At 14, no longer the interested child but a ’working lad,’ he joined his father Christopher (whose memorial tablet you can see upon the south wall of the church) to work the land. Fathers and sons do not always live or work together harmoniously, but George was fortunate in that the two of them did. They saw what could be done through hard and effective work with otherwise derelict, undrained and overgrown land. So it was that he developed his farming knowledge; while still in his teens his father was content to let him take on responsibility. That was still an era when farming was labour intensive - with 16 men working for the Brittens - days when particular man-management skills were needed for those who worked together on the land, were also often related to each other and, in any event, had still to live together in the village when the day’s work was done. George was not afraid of hard work, and what he expected of himself he expected of others, whether that was on the land itself, or driving cattle over to Bluntisham, or taking pigs to market. I wonder perhaps, being an only son, whether there was something of the driven in him. Traditional in their methods and outlook the Brittens may have been, but they were also open to the advent of the new, being the first in the area to own a combine harvester, and to adapt during and after the War to new farming conditions. And when the time came for him to retire, what immense changes had taken place in both the village and the agricultural economy.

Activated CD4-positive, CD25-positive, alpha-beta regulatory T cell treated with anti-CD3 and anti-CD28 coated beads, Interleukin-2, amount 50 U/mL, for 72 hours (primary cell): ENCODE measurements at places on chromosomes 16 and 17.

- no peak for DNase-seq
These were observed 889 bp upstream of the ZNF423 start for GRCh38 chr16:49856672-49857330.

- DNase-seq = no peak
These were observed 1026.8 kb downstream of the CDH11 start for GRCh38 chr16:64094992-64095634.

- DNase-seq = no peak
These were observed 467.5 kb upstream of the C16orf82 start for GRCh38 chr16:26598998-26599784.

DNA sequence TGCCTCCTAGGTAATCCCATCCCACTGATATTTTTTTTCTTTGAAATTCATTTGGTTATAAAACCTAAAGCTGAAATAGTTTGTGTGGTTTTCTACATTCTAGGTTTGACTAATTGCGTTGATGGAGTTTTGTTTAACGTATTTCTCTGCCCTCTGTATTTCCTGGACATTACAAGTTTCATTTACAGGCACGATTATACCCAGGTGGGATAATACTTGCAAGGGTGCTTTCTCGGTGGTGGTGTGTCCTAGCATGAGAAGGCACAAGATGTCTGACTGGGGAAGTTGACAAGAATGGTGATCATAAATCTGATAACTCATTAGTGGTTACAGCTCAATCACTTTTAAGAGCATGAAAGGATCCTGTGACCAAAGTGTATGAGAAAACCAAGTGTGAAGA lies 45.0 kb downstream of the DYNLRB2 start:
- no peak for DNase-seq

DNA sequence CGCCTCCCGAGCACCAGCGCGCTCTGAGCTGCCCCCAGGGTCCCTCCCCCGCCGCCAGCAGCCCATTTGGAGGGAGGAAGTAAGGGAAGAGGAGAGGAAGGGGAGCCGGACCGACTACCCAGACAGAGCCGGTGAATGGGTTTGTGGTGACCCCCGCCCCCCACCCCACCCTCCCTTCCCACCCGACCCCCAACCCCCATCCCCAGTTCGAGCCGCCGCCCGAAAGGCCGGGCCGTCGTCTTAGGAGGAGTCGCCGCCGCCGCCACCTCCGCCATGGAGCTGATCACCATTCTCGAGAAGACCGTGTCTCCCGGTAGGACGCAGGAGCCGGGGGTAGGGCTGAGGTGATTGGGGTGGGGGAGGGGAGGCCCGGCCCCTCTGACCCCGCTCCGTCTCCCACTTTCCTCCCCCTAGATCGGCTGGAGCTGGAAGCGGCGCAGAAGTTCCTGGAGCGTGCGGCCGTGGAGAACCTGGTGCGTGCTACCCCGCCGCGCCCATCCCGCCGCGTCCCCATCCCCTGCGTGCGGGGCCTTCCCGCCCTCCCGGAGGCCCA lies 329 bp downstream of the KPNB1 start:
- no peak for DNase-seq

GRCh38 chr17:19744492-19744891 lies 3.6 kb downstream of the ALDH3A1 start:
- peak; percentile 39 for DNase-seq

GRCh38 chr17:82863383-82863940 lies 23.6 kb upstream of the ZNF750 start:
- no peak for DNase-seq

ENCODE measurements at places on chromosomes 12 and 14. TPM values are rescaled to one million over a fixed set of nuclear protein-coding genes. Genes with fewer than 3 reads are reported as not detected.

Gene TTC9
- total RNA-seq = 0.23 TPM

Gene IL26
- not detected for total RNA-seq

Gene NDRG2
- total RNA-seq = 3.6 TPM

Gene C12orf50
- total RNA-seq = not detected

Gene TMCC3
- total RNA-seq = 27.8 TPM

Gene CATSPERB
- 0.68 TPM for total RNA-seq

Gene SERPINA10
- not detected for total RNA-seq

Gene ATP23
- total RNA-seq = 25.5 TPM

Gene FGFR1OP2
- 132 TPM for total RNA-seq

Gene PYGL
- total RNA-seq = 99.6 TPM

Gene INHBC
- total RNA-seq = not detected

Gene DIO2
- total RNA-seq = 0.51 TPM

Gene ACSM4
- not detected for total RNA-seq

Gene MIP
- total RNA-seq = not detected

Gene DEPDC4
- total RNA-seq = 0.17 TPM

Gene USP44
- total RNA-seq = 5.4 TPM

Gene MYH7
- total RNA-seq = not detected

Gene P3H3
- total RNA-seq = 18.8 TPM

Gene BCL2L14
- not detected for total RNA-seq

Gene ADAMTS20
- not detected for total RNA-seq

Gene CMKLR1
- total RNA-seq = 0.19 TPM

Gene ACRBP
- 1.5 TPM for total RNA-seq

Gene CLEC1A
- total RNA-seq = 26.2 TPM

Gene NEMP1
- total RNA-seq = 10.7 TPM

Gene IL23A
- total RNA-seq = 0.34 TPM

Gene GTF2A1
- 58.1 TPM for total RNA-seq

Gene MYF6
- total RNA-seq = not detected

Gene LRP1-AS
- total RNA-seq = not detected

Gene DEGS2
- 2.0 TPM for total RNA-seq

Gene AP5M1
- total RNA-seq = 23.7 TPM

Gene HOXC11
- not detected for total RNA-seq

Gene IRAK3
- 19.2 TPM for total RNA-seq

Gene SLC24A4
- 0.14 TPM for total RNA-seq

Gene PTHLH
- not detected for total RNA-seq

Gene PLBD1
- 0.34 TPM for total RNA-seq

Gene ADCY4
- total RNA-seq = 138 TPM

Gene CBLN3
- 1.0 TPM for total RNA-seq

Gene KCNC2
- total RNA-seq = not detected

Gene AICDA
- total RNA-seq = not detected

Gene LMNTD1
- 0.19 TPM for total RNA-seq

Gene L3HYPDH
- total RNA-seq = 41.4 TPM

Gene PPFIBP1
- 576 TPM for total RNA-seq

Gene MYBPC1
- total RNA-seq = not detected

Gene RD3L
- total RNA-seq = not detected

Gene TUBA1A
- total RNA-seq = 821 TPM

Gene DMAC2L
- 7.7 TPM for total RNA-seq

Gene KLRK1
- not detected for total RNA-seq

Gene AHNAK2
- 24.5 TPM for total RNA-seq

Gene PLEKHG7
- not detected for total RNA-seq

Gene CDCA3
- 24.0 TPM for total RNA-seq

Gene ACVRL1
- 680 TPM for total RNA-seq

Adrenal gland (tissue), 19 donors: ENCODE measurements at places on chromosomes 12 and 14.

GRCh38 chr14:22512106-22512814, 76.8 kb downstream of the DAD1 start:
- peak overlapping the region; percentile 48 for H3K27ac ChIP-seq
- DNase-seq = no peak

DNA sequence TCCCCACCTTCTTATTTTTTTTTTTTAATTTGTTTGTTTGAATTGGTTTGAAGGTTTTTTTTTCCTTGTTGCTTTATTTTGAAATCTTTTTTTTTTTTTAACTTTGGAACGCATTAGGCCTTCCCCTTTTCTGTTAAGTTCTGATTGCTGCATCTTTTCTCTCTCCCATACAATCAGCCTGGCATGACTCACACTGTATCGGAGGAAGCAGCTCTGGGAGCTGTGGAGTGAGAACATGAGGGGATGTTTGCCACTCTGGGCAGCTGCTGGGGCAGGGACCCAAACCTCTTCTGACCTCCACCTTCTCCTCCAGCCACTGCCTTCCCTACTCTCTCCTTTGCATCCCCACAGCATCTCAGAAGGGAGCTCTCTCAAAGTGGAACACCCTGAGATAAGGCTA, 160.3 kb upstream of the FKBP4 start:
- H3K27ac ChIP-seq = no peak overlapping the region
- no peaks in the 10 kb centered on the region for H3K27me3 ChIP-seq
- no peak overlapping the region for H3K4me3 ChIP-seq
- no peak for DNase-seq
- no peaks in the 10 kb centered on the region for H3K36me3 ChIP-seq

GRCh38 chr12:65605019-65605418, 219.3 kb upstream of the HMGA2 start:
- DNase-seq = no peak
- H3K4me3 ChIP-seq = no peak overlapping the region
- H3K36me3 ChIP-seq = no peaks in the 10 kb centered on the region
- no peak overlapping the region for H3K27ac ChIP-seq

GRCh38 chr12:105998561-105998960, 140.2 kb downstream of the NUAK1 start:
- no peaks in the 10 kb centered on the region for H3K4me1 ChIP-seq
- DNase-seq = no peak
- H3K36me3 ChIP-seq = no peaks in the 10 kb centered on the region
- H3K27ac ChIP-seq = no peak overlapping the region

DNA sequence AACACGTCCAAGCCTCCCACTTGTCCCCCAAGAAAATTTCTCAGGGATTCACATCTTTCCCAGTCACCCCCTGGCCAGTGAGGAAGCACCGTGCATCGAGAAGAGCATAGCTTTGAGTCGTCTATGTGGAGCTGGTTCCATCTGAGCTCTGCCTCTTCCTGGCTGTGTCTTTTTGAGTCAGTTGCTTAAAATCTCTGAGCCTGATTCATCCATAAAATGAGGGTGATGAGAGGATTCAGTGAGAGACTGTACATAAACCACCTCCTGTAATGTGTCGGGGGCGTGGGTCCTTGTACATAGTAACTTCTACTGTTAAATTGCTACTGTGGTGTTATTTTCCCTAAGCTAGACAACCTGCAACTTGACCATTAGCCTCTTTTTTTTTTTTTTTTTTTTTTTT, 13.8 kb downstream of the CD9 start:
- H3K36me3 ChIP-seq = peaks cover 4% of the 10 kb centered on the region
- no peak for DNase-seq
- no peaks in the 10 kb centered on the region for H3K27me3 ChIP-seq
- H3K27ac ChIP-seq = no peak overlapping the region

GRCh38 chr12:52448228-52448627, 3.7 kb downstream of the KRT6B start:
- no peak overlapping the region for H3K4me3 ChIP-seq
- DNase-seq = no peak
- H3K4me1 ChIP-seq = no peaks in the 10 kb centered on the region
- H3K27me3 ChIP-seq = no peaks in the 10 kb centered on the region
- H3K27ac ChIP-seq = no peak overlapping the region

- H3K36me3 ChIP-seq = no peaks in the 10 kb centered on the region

During the War years as the nation depended on the land for its food George as, a farmer, was not released for military service. He did, though, come peacefully ‘face to face’ with the enemy when German Prisoners of War worked on the land and came know them, as men like any other, remaining in contact with one of them for the rest of his life.

After the War he married Freda, then ‘in service’ at Brampton where George would go a-courting, by bicycle. Whether or not he ever carried Freda on the cross-bar I do not know (picture it in your minds) but others going a-courting likewise did, and were fined by the police ! They were married in 1947 and while on occasion he may have jested that he only ’married her for her cooking’ their marriage provided for the two of them what the Prayer Book describes as ‘the mutual society, help, and comfort, that the one ought to have of the other, both in prosperity and adversity;’ what Dr. John described as a ‘convenient and commodious Sacrament,’ an essential human relationship which contemporary society seems now hardly to value.